Then that uncovered a deeper problem.

“We were hearing back, ‘I’d love to put a shade sail over my home but my landlord won’t let me.’

“People were saying that their landlords were stopping them from putting in window air-conditioning units in the front of their houses because they could be seen from the street,” Solis said.

“It doesn’t make any sense to say, in Arizona, that you can’t put this in your home.”

So the research needed to be transformed into policy that would allow residents the right to mitigate heat in their homes. The Knowledge Exchange for Resilience at ASU shared its data with Wildfire AZ, a Phoenix-based anti-poverty organization that started the first warm-weather fuel fund in the country, in 2005.

“The lightbulb moment came out of ASU discovering the disproportionate number of heat-related deaths in mobile homes,” said Maxine Becker, attorney advocate for Wildfire AZ.

“At Wildfire, the leg of the race we ran was how can we take this important and wonderful information and tell this story to the Legislature?”

Wildfire shaped the language that became bill HB2146 and found a sponsor in Rep. David Cook.

“We found that no matter the party affiliation, every member we talked to was compassionate and wanted to make a difference,” Becker said.

“They saw that this was something where the Legislature could intervene on behalf of people who are struggling in these mobile-home parks.”

In January, Solis testified about the research when the Commerce Committee of the House heard the bill.

“It was very important to have that expertise there so legislators could understand that this was grounded in science, data and real peoples’ experiences, and that element made it persuasive,” Becker said.

The committee voted unanimously to move the bill forward and it was approved unanimously by both the full House and the Senate.

“I was blown away that there was that level of consensus,” Solis said.

While the new law is a victory, the issue of vulnerability to extreme heat is ongoing.

“A third of indoor heat-associated deaths in the county are people who do have air conditioning and electricity and choose not to use it because they presume they can’t pay for it,” Solis said.

“There are still a lot of problems to solve.”

The ASU Knowledge Exchange for Resilience has several resources on its website about extreme heat. One of them is a resource guide for mobile-home residents and mobile-home park owners in the event of a power outage during hot weather.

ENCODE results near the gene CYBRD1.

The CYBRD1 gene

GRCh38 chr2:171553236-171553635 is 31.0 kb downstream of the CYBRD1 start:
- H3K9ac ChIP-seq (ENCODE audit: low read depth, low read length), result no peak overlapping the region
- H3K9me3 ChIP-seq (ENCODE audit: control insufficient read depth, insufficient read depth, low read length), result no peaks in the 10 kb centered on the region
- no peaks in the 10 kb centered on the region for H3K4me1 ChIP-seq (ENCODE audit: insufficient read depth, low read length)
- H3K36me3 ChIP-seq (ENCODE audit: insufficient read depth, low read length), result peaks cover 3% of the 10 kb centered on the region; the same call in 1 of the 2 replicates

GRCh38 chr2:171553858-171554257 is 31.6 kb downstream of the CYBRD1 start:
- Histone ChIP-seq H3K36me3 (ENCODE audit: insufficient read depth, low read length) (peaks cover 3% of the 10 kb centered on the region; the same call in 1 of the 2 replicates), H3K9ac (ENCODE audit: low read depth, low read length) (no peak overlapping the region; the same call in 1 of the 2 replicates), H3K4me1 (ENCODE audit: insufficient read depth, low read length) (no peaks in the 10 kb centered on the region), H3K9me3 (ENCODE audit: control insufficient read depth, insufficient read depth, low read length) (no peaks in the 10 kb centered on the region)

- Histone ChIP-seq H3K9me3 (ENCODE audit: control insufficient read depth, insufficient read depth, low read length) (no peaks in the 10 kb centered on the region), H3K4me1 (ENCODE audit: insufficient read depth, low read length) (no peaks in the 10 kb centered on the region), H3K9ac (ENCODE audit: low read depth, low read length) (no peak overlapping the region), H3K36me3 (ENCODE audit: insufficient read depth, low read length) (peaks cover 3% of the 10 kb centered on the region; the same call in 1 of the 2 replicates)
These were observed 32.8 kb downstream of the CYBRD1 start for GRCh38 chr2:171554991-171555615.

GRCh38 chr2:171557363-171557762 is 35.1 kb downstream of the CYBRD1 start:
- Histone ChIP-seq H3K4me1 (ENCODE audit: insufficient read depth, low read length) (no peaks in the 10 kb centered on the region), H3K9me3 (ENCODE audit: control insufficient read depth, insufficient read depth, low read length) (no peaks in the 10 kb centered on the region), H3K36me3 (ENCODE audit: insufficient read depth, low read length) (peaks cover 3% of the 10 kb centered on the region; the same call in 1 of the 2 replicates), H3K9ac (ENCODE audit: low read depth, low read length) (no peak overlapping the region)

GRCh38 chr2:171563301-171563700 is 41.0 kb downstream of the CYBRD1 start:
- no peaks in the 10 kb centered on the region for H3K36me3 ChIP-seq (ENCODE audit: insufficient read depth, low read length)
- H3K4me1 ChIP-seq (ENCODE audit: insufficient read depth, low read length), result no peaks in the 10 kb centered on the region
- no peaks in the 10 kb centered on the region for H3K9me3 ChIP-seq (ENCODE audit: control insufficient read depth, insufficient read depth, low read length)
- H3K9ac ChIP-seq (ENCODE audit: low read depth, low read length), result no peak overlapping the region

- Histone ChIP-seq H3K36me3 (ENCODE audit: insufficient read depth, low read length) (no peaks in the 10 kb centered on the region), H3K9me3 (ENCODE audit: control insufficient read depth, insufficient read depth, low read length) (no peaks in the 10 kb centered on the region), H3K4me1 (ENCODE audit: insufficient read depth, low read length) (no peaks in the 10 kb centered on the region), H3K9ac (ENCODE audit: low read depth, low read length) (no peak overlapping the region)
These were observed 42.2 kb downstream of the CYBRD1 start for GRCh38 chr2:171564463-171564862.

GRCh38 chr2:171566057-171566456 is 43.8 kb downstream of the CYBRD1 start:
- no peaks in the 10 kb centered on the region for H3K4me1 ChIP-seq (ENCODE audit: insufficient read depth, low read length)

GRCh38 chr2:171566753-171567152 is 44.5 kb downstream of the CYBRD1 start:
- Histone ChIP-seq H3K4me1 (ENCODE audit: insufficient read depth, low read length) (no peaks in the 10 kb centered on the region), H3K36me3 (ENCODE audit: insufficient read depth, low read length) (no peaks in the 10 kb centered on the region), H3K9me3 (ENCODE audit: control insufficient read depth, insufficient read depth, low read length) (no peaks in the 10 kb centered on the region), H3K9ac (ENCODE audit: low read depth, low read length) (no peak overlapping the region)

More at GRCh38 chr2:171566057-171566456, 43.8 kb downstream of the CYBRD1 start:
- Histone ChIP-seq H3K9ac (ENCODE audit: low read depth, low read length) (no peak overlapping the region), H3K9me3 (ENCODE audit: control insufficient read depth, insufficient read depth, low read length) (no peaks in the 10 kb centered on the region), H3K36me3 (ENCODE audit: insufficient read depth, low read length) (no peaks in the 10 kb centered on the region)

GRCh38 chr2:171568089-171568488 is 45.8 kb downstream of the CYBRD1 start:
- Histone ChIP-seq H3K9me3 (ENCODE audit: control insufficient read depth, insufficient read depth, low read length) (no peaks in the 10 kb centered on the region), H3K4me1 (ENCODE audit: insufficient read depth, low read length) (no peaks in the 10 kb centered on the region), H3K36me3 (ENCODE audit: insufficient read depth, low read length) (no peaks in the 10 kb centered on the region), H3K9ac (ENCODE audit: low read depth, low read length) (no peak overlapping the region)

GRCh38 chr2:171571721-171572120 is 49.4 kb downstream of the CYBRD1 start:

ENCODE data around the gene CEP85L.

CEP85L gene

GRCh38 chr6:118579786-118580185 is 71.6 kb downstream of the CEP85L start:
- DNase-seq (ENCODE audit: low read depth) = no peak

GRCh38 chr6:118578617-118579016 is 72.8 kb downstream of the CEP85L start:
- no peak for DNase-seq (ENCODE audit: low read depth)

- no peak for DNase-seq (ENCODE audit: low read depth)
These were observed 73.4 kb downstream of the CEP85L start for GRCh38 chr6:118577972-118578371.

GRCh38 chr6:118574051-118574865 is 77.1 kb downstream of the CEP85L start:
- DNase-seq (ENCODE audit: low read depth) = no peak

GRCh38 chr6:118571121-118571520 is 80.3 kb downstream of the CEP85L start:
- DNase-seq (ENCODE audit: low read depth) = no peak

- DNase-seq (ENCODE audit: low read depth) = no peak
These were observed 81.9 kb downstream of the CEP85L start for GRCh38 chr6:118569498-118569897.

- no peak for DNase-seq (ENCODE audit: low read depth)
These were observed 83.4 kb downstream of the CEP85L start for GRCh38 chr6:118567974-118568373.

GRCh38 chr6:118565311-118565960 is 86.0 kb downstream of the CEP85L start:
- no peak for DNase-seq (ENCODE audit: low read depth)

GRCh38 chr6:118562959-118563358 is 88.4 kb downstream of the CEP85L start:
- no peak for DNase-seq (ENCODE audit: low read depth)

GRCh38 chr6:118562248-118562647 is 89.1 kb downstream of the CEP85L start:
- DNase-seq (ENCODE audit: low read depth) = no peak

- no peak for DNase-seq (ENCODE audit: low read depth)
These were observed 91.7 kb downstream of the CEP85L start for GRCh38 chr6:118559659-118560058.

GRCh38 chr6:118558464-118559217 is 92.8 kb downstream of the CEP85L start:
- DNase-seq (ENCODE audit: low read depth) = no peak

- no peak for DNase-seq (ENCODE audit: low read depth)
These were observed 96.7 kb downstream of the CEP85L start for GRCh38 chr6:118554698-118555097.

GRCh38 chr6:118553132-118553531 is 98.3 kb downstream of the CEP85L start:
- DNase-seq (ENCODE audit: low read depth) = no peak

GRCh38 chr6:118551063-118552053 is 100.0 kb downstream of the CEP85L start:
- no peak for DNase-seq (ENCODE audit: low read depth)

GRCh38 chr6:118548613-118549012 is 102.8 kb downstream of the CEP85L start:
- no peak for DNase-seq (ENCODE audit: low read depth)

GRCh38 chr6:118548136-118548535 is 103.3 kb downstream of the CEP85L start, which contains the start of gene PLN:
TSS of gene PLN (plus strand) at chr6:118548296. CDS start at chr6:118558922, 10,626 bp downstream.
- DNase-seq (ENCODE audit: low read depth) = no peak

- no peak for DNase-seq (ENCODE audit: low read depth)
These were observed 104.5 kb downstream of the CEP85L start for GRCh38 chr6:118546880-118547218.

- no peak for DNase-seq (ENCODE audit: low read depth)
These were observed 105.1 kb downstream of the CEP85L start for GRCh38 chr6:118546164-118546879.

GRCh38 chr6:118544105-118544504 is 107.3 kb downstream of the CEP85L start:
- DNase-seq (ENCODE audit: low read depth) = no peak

ASU student Britnie Britton is a research aide for the Knowledge Exchange for Resilience and was one of the authors of the guide. She learned about a power outage at a park in Mesa last summer from one of the board members of the Arizona Association of Manufactured Home, RV & Park Model Owners.

“We got insight and used that information for the guide on how a mobile-home community could be more prepared for a power outage,” she said.

Among the recommendations for mobile-home park owners are:

  • Keep a list of nearby cooling centers.
  • Arrange for wellness checks if an outage happens.
  • Provide access to refrigerators and freezers powered by generators.

Recommendations for residents are:

  • Prepare a package with flashlights, bottled water and medical records.
  • Prepare an emergency plan for pets.
  • Check on neighbors if an outage happens.

Britton, who will receive dual master’s degrees in public policy and sustainability solutions in May, also worked on research for the governor’s Extreme Heat Preparedness Plan, released in March.

Hobbs filed an executive order calling for the plan last year, after the hottest summer ever in Arizona, and tapped the Knowledge Exchange for Resilience to lead the research.  

“It was a highlight of the past year to see how different state agencies all have their own goals and all came together for a common goal to help support the executive order and how we can save lives in the summer to come,” Britton said.

Britton, who wants a career in emergency preparedness or hazard mitigation, traveled with the team to Washington, D.C., on April 9 to present at the Extreme Heat Policy Innovation Summit.

“The presentation focuses on how, yes, we have these solutions, but there’s more to be done on a federal level, and here are the things that Arizona is doing to combat extreme heat,” she said.